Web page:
Example of Using Strategic Change Agenda
Here is an example of the Strategic Change Agenda.
|Change Dimension||Current State||Future State|
|Product complexity||Product is hard to get started||Product is easily adapted by the new users|
|Product acceptance||Product is used occasionally||Product forms a part of the toolkit that managers use daily|
|Sales team||Focused on sale presentation||Focused on client’s challenge|
|Marketing||Old-style marketing materials||High-quality video content among marketing materials|
|Team||Office-based: few locations||Remote team: talking client’s language|
We can use these change dimensions to formulate goals for the strategy map. Let’s take “product complexity” change dimension as an example:
- Current state: product is hard to get started
- Future state: product is easily adapted by the new users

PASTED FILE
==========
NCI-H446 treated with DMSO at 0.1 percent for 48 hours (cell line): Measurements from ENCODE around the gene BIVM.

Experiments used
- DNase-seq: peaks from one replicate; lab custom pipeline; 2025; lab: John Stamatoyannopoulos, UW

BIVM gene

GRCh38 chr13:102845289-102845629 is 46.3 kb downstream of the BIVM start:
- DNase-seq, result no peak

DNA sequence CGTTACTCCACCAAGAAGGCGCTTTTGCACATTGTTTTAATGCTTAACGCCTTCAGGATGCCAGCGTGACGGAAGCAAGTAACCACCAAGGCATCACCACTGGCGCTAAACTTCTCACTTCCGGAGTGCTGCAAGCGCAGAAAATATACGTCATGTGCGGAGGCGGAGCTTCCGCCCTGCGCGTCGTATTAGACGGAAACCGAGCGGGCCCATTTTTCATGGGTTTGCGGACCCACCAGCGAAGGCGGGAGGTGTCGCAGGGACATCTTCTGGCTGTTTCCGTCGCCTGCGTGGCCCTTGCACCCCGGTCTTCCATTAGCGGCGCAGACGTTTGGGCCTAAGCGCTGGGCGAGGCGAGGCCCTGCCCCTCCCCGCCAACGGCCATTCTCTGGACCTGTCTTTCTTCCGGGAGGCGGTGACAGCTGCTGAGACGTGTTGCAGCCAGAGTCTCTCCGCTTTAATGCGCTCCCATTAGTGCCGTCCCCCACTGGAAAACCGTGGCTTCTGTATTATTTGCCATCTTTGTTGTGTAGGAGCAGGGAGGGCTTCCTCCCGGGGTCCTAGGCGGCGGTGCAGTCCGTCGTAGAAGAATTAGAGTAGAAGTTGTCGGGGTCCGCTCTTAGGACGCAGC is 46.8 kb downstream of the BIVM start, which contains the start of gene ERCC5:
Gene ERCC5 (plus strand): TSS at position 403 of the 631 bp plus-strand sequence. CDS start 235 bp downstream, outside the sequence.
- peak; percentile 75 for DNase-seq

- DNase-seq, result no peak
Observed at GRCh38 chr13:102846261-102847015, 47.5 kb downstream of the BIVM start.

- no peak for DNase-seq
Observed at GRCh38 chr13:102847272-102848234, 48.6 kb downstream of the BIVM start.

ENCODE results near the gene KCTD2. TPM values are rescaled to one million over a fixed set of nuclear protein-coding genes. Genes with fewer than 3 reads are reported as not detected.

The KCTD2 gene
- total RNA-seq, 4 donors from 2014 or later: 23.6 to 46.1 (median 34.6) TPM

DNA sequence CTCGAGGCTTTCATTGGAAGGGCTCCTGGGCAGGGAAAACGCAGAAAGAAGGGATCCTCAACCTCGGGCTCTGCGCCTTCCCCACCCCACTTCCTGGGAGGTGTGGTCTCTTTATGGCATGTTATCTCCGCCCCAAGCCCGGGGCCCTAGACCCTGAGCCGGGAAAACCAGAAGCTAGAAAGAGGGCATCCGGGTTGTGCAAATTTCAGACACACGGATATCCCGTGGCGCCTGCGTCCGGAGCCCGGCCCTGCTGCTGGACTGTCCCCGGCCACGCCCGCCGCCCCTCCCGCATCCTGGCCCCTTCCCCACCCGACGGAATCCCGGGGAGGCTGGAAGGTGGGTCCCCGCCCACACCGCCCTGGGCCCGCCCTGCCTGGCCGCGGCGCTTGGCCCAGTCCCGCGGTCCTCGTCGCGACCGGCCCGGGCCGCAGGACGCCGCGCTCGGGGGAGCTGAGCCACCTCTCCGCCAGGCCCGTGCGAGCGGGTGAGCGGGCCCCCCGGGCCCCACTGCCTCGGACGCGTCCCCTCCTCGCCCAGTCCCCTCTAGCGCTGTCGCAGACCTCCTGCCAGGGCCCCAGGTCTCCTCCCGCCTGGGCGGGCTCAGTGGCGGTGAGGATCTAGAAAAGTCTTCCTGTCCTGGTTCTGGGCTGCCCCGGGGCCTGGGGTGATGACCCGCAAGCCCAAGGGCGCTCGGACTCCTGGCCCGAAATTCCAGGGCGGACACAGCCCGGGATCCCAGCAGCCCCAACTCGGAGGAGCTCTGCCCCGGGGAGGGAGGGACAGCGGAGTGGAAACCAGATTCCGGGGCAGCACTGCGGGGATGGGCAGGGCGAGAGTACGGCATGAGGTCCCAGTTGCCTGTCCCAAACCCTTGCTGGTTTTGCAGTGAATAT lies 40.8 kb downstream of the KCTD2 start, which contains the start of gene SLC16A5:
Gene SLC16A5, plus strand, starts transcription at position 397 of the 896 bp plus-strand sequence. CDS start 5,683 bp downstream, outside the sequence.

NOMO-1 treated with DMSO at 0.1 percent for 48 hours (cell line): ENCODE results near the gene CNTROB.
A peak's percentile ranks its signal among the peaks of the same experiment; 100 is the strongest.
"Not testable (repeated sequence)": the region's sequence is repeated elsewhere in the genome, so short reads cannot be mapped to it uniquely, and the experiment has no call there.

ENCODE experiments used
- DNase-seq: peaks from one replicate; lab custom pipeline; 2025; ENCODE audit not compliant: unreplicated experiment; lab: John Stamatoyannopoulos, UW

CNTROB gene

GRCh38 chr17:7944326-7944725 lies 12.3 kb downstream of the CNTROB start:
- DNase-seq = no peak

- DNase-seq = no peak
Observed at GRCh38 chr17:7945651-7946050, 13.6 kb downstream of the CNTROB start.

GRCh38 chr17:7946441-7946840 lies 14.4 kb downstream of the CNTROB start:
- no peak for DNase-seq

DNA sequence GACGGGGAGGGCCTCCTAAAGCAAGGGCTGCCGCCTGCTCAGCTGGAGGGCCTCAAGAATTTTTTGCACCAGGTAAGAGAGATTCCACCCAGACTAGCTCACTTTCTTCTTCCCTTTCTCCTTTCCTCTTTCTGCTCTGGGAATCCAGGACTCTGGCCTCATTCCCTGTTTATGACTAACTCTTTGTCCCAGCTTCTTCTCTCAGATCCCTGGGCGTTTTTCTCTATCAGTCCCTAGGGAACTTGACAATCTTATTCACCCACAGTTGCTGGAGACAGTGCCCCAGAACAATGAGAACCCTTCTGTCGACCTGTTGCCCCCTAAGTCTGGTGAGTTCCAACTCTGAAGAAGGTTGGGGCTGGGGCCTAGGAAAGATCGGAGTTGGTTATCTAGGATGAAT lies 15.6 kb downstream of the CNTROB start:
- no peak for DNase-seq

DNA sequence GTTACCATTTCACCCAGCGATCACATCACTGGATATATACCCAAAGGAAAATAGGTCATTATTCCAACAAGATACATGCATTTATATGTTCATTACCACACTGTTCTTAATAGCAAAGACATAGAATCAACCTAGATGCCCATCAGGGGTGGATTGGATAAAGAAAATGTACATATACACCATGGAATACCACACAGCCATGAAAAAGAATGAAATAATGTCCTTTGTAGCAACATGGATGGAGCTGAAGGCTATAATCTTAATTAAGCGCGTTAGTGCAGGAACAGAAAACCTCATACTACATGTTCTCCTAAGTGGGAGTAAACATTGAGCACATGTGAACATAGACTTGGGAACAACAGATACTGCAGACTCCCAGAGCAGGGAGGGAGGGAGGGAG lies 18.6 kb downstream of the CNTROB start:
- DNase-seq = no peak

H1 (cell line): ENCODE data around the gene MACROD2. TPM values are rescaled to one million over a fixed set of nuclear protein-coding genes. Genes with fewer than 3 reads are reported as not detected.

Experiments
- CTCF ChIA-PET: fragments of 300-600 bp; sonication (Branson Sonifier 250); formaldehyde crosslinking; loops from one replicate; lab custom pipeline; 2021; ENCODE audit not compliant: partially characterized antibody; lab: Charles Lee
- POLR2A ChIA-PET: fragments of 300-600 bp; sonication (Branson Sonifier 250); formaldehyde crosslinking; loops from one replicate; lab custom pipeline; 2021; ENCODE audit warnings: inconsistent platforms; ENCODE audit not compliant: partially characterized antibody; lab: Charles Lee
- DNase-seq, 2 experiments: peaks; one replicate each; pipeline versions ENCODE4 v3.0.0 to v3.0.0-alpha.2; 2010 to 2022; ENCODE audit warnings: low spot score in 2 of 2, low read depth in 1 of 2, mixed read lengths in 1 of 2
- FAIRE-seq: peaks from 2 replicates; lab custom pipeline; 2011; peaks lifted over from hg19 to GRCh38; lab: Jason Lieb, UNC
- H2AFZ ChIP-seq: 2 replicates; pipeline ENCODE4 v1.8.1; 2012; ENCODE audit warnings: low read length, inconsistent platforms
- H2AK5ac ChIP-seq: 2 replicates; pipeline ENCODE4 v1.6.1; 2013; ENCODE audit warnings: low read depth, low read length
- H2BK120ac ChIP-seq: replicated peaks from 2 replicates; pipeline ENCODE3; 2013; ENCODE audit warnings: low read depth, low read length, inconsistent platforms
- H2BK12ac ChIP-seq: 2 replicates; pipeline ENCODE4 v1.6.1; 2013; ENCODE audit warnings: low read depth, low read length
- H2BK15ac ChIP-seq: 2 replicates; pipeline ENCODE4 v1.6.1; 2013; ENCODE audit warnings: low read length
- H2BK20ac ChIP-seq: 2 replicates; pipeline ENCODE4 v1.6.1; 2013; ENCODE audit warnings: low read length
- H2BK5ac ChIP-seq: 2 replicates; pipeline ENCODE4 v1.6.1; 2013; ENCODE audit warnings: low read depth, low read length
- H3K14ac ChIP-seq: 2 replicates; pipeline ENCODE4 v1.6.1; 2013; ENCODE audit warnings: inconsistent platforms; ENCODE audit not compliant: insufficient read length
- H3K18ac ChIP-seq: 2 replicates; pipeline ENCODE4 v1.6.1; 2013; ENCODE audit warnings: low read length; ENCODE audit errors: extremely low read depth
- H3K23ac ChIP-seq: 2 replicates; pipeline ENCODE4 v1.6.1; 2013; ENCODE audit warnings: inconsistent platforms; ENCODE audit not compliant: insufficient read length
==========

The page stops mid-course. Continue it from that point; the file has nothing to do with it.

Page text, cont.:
With these two states as a context, we have some possible goals for the strategy map:
- Implement onboarding tutorials
- Analyze the complexity points of the product
- Revise product marketing materials
- Change the approach to train sales agents
Among these candidates, I’d prefer to start with the analysis of the product complexity to find the root-case of the challenge. We can map this goal into the Learning & Growth perspective of the Balanced Scorecard.
Formulating Goals on the Strategy Map
When adding the goal to the strategy map, it’s important to keep its context.
- There should be a well-articulated answer to the question “Why is this goal important?”
To answer this question, we can get back to the Strategic Change Agenda and look at the respective:
- Change dimension
- Current state
- Future state
Change Agenda in BSC Designer
In BSC Designer, you can use a Strategic Change Agenda template (My Scorecards > New > New Scorecard > More templates…) to formulate the change dimensions, current and future states.